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Dynamic parametric MRI and deep learning: unveiling renal pathophysiology through accurate kidney size quantification

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Item Type:Article
Title:Dynamic parametric MRI and deep learning: unveiling renal pathophysiology through accurate kidney size quantification
Creators Name:Klein, T. and Gladytz, T. and Millward, J.M. and Cantow, K. and Hummel, L. and Seeliger, E. and Waiczies, S. and Lippert, C. and Niendorf, T.
Abstract:Renal pathologies often manifest as alterations in kidney size, providing a valuable avenue for employing dynamic parametric MRI as a means to derive kidney size measurements for the diagnosis, treatment, and monitoring of renal disease. Furthermore, this approach holds significant potential in supporting MRI data-driven preclinical investigations into the intricate mechanisms underlying renal pathophysiology. The integration of deep learning algorithms is crucial in achieving rapid and precise segmentation of the kidney from temporally resolved parametric MRI, facilitating the use of kidney size as a meaningful (pre)clinical biomarker for renal disease. To explore this potential, we employed dynamic parametric T(2) mapping of the kidney in rats in conjunction with a custom-tailored deep dilated U-Net (DDU-Net) architecture. The architecture was trained, validated, and tested on manually segmented ground truth kidney data, with benchmarking against an analytical segmentation model and a self-configuring no new U-Net. Subsequently, we applied our approach to in vivo longitudinal MRI data, incorporating interventions that emulate clinically relevant scenarios in rats. Our approach achieved high performance metrics, including a Dice coefficient of 0.98, coefficient of determination of 0.92, and a mean absolute percentage error of 1.1% compared with ground truth. The DDU-Net enabled automated and accurate quantification of acute changes in kidney size, such as aortic occlusion (-8% ± 1%), venous occlusion (5% ± 1%), furosemide administration (2% ± 1%), hypoxemia (-2% ± 1%), and contrast agent-induced acute kidney injury (11% ± 1%). This approach can potentially be instrumental for the development of dynamic parametric MRI-based tools for kidney disorders, offering unparalleled insights into renal pathophysiology.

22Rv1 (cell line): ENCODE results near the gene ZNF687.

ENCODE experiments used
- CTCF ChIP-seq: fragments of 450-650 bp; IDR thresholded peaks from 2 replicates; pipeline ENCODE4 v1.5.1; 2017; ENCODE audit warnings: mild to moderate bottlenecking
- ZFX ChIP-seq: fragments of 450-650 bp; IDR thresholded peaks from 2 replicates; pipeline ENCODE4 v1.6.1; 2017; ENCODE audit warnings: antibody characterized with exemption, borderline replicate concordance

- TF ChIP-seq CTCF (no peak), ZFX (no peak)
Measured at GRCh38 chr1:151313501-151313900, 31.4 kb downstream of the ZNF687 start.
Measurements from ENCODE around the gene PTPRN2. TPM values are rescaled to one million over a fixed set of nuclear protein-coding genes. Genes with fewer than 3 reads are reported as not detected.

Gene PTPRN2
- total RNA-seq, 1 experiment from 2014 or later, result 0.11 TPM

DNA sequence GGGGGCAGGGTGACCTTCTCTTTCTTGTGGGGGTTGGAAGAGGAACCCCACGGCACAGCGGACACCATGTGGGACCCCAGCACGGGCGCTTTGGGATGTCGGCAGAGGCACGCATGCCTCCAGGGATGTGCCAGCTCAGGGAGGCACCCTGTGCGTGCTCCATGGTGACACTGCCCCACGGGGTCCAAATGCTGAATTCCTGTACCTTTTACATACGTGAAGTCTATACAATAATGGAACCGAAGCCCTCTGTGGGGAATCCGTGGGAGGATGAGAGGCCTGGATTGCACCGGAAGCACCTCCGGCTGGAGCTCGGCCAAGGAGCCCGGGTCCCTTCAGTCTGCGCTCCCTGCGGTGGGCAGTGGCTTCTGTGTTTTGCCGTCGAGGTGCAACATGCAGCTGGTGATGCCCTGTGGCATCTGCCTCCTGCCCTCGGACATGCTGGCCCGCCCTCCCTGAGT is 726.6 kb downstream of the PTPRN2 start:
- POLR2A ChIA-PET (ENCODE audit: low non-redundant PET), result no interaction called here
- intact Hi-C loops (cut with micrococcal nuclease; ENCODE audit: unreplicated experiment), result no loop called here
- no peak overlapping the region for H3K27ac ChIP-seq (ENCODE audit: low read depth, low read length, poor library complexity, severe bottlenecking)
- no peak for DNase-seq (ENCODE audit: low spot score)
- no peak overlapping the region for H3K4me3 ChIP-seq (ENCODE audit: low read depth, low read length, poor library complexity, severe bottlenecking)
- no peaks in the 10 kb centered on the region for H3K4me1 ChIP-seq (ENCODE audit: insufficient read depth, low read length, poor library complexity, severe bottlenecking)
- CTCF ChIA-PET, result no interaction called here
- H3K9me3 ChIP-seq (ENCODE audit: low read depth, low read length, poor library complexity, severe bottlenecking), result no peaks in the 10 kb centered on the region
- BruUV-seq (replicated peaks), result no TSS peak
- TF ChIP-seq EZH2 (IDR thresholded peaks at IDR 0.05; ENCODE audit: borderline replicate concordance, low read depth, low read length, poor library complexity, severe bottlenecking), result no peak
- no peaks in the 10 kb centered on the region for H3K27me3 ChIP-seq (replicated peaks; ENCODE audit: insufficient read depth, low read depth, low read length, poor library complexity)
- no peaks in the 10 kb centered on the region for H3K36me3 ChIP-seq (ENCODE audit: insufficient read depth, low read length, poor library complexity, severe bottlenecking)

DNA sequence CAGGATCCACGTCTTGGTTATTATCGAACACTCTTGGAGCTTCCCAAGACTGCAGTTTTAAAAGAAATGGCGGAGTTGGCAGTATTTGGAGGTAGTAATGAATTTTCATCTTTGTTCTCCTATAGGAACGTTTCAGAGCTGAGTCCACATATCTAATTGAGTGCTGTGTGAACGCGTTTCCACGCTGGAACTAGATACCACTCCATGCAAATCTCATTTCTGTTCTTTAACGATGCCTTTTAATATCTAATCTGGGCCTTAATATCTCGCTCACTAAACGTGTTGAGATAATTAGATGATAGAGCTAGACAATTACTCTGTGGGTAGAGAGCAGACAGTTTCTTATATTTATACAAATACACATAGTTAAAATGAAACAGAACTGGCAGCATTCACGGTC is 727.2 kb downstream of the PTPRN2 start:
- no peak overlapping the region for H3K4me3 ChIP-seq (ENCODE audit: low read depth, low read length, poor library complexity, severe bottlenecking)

Keywords:Deep Learning, Kidney, Kidney Size, MRI, Parametric Mapping, Segmentation
Source:NMR in Biomedicine
ISSN:0952-3480
Publisher:Wiley
Volume:37
Number:4
Page Range:e5075
Date:April 2024
Official Publication:https://doi.org/10.1002/nbm.5075
PubMed:View item in PubMed

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